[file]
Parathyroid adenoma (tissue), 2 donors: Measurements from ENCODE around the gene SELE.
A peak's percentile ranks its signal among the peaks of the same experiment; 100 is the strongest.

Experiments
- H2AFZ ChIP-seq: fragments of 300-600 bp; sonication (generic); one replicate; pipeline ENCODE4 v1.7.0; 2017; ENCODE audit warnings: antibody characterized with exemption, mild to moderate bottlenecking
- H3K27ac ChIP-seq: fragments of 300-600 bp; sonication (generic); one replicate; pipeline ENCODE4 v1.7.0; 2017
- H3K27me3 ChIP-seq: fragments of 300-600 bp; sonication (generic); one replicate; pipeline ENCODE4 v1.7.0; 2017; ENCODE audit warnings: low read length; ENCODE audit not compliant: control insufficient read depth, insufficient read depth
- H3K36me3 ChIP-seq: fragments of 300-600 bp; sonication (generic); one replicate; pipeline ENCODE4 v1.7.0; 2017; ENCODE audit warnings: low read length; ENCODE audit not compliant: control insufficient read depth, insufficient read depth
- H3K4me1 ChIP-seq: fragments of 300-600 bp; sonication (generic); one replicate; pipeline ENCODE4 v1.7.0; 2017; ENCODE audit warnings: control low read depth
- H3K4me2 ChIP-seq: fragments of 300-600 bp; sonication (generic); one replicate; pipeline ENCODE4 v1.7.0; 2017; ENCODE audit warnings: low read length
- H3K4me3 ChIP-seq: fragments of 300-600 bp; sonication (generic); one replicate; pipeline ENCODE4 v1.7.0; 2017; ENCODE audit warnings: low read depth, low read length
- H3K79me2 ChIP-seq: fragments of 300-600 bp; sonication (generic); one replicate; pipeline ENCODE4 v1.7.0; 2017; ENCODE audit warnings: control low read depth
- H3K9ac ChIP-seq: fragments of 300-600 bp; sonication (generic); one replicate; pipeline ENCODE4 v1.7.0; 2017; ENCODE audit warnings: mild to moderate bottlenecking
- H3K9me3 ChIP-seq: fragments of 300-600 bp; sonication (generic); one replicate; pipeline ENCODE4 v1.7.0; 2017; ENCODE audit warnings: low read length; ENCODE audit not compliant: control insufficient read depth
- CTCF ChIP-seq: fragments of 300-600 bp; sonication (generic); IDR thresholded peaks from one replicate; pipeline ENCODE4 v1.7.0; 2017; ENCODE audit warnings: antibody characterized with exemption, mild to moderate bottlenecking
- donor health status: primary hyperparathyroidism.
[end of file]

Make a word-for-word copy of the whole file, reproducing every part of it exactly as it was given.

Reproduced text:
Parathyroid adenoma (tissue), 2 donors: Measurements from ENCODE around the gene SELE.
A peak's percentile ranks its signal among the peaks of the same experiment; 100 is the strongest.

Experiments
- H2AFZ ChIP-seq: fragments of 300-600 bp; sonication (generic); one replicate; pipeline ENCODE4 v1.7.0; 2017; ENCODE audit warnings: antibody characterized with exemption, mild to moderate bottlenecking
- H3K27ac ChIP-seq: fragments of 300-600 bp; sonication (generic); one replicate; pipeline ENCODE4 v1.7.0; 2017
- H3K27me3 ChIP-seq: fragments of 300-600 bp; sonication (generic); one replicate; pipeline ENCODE4 v1.7.0; 2017; ENCODE audit warnings: low read length; ENCODE audit not compliant: control insufficient read depth, insufficient read depth
- H3K36me3 ChIP-seq: fragments of 300-600 bp; sonication (generic); one replicate; pipeline ENCODE4 v1.7.0; 2017; ENCODE audit warnings: low read length; ENCODE audit not compliant: control insufficient read depth, insufficient read depth
- H3K4me1 ChIP-seq: fragments of 300-600 bp; sonication (generic); one replicate; pipeline ENCODE4 v1.7.0; 2017; ENCODE audit warnings: control low read depth
- H3K4me2 ChIP-seq: fragments of 300-600 bp; sonication (generic); one replicate; pipeline ENCODE4 v1.7.0; 2017; ENCODE audit warnings: low read length
- H3K4me3 ChIP-seq: fragments of 300-600 bp; sonication (generic); one replicate; pipeline ENCODE4 v1.7.0; 2017; ENCODE audit warnings: low read depth, low read length
- H3K79me2 ChIP-seq: fragments of 300-600 bp; sonication (generic); one replicate; pipeline ENCODE4 v1.7.0; 2017; ENCODE audit warnings: control low read depth
- H3K9ac ChIP-seq: fragments of 300-600 bp; sonication (generic); one replicate; pipeline ENCODE4 v1.7.0; 2017; ENCODE audit warnings: mild to moderate bottlenecking
- H3K9me3 ChIP-seq: fragments of 300-600 bp; sonication (generic); one replicate; pipeline ENCODE4 v1.7.0; 2017; ENCODE audit warnings: low read length; ENCODE audit not compliant: control insufficient read depth
- CTCF ChIP-seq: fragments of 300-600 bp; sonication (generic); IDR thresholded peaks from one replicate; pipeline ENCODE4 v1.7.0; 2017; ENCODE audit warnings: antibody characterized with exemption, mild to moderate bottlenecking
- donor health status: primary hyperparathyroidism.